"I am never going to flirt with idleness again" - Roy Keane
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  16. #16
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    10 weeks! Solo!

    What the heck were you thinking? That's more than most of here would try, even with massive touring behind us.

    You made it though two weeks of hard riding....that would be victory enough for me.

    And stop not being friends with your bike.... it isn't healthy.

  17. #17
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    Life doesn't always work out the way you plan. Put it behind you and move on, it's really only the future that matters. To suffer through a long miserable trip one has to have some good trips already under your belt to sustain you, so maybe plan a fun trip next time, like go touring in Europe with a friend.

    When I was a teenager I was into hitchhiking as a mode of travel, and one winter I flew over to Europe to spend the winter hitchhiking around Europe. I have never spent so much time standing on the side of roads without getting a ride as I did that winter, and I have never been so cold, wet and lonely. It took me a couple of months before I could admit that I wasn't enjoying myself. And once I broke out of that mindset and just took each day as it came (and yes, I traveled mostly by bus and train), well then I started to enjoy my trip.

    Count yourself lucky that it took you only 2 weeks to figure that out.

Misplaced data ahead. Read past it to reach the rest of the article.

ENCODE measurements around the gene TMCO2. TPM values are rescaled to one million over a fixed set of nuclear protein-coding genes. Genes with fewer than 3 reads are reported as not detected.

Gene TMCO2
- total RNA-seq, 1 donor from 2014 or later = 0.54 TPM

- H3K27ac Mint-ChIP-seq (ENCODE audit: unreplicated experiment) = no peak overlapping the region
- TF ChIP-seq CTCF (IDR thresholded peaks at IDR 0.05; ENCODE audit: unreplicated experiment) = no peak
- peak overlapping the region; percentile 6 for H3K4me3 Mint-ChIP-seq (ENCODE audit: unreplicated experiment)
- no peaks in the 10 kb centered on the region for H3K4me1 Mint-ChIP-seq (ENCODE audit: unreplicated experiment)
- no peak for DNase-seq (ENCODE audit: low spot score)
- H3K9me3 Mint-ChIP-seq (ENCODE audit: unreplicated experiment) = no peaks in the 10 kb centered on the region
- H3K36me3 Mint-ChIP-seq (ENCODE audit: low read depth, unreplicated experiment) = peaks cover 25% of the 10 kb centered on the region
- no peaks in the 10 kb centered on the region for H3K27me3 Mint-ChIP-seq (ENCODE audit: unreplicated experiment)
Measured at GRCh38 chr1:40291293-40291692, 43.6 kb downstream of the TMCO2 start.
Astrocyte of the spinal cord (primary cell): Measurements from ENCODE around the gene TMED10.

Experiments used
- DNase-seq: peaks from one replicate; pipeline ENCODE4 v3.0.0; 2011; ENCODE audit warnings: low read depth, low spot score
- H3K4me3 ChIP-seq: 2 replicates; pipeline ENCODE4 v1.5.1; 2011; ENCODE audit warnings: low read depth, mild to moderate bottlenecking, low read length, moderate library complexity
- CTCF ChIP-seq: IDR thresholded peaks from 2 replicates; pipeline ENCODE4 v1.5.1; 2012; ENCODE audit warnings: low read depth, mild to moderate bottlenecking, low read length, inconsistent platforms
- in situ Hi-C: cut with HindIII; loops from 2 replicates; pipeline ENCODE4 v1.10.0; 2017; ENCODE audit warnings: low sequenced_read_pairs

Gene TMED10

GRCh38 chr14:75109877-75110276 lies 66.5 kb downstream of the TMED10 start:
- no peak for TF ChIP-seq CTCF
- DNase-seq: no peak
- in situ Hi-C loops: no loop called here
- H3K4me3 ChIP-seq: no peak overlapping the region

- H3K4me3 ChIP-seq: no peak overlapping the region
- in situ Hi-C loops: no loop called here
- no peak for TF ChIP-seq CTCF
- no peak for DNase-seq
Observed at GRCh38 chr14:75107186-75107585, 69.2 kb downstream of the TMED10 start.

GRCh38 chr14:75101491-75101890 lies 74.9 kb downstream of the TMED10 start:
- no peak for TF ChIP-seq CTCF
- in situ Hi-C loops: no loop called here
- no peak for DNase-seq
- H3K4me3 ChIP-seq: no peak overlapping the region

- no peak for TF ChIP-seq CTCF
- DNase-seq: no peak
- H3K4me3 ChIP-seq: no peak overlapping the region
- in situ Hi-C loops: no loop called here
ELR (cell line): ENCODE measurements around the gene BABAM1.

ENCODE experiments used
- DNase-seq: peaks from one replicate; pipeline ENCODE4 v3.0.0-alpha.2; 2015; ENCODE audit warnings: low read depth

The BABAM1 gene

Last edited by bccycleguy; 07-26-06 at 10:49 PM.
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  18. #18
    Vintage Steel
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    Going through Ohio, Indiana, and Illinois means you were headed into the wind most of the time. Having grown up in central Illinois I can tell you that by afternoon there is a strong wind out of the west most days. Personally, my recommendation would have been for a more angled route if you really wanted to see the corn fields, otherwise heading northeast would probably have worked out better since you'd have the wind at your back while heading uphill and you'd go into the wind while going downhill.
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  19. #19
    tgbikes
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    I once freeked out after a week on the road, I had reached my first goal of visiting my grand fothers burth place in west Verginia, sinica rock camp ground was where I was at. I had come over 3 mtns. and was told that the next camp ground was 5 mtns away. I went around the camp until I found a ride over those mtns.finished my planned ride back to the planes, That winter I found an artical about sub consus brain talk about survival mode when the body is ingaged in a new activity that is preceved to be dangerous. That folowing yr. I and bike in the old van went back and did the 60 miles. got some strange looks had some laughs met more nice people all was good. He that strikes and runs away lives to fight another day!
    A child learns what the village teaches!

  20. #20
    Member crazygreenbiker's Avatar
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    Touring is about self-reliance. Sometimes you don't meet your goals, other times you do. Be flexible, make goals achievable.

    I've spent days on a tour doing something other than touring. You haven't quit your tour unless you have given up.

    Take a break, get back on your bike and take a spin for a day or two.